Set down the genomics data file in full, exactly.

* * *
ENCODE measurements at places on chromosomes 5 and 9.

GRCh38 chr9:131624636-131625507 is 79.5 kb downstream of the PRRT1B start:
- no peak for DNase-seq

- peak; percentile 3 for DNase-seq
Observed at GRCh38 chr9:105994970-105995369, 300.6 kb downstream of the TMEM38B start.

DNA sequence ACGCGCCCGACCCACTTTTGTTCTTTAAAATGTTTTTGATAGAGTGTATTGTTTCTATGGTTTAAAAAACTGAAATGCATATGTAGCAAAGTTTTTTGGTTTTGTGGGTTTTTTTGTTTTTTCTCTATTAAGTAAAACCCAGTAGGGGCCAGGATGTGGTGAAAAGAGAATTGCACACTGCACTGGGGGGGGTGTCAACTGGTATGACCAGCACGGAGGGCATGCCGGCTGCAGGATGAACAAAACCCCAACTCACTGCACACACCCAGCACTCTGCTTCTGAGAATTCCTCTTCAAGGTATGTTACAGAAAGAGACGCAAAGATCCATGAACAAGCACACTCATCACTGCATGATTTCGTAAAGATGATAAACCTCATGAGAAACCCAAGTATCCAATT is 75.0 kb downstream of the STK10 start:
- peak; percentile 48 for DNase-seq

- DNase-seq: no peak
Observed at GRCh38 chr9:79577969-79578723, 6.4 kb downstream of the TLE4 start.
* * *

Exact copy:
ENCODE measurements at places on chromosomes 5 and 9.

GRCh38 chr9:131624636-131625507 is 79.5 kb downstream of the PRRT1B start:
- no peak for DNase-seq

- peak; percentile 3 for DNase-seq
Observed at GRCh38 chr9:105994970-105995369, 300.6 kb downstream of the TMEM38B start.

DNA sequence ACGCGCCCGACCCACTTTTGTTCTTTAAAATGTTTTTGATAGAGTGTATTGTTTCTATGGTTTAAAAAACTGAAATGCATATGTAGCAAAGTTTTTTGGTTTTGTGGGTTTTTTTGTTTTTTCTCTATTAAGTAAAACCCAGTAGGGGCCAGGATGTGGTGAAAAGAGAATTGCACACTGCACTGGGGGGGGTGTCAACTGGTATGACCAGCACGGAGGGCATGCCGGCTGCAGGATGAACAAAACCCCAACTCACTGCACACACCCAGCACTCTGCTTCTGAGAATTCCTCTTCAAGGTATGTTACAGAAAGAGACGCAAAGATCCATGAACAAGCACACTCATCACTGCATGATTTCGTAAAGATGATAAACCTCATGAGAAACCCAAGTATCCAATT is 75.0 kb downstream of the STK10 start:
- peak; percentile 48 for DNase-seq

- DNase-seq: no peak
Observed at GRCh38 chr9:79577969-79578723, 6.4 kb downstream of the TLE4 start.